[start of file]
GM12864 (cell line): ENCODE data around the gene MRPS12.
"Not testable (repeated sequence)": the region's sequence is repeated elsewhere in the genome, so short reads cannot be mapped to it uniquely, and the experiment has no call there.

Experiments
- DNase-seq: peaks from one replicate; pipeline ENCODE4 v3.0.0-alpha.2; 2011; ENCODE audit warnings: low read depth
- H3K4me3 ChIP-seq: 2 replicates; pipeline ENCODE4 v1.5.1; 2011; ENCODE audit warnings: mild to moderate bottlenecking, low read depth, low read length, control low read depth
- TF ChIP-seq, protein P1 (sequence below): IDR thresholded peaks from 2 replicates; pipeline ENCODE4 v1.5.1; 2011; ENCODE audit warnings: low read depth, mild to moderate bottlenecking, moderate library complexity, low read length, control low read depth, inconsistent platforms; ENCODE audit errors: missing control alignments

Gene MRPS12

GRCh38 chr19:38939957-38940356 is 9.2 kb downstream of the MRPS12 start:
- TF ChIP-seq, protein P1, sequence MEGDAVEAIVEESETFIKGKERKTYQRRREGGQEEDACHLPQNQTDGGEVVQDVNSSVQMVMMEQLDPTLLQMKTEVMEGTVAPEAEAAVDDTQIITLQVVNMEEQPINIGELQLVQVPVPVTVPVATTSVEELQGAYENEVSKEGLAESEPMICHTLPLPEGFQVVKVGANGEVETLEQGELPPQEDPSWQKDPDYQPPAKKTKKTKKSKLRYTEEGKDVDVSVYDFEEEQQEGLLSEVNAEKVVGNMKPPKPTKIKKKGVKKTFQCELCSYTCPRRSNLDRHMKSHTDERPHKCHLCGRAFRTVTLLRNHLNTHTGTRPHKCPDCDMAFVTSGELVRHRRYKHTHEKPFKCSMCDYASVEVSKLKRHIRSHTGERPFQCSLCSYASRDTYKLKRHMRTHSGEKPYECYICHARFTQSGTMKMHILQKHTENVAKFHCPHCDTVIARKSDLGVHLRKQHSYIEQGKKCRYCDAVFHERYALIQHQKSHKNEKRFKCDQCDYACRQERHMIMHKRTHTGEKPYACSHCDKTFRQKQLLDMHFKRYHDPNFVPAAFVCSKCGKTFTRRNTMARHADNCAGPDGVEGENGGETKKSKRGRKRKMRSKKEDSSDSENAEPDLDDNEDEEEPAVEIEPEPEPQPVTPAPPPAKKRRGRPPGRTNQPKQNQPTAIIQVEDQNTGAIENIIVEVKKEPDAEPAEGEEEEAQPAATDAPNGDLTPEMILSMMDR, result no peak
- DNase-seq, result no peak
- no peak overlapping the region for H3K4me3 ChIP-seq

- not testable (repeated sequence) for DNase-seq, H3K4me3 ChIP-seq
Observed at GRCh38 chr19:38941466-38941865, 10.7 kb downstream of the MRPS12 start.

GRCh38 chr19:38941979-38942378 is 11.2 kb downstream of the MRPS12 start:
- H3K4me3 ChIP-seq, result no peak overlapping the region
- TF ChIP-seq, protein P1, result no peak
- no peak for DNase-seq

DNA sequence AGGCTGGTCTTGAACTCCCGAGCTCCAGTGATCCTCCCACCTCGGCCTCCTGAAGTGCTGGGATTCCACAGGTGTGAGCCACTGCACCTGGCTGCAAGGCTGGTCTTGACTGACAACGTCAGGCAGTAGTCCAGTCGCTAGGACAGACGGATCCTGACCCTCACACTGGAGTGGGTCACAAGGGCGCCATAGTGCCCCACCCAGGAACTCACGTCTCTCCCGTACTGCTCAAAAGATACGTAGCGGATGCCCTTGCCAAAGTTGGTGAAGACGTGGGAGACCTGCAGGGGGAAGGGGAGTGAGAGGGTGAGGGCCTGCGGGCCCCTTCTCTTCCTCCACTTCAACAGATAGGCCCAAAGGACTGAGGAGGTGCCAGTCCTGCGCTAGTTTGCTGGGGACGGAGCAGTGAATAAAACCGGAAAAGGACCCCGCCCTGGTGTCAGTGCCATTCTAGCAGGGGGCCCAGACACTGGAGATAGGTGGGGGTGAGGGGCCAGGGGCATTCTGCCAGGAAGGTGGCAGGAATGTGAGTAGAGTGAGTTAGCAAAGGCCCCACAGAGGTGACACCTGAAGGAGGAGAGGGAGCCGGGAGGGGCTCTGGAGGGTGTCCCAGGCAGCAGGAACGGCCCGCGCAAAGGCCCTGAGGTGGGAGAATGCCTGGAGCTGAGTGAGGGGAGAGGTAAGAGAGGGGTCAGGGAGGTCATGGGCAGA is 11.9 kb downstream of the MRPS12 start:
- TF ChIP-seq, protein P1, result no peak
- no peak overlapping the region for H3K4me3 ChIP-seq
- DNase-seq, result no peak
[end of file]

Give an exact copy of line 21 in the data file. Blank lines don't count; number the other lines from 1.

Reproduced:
- DNase-seq, result no peak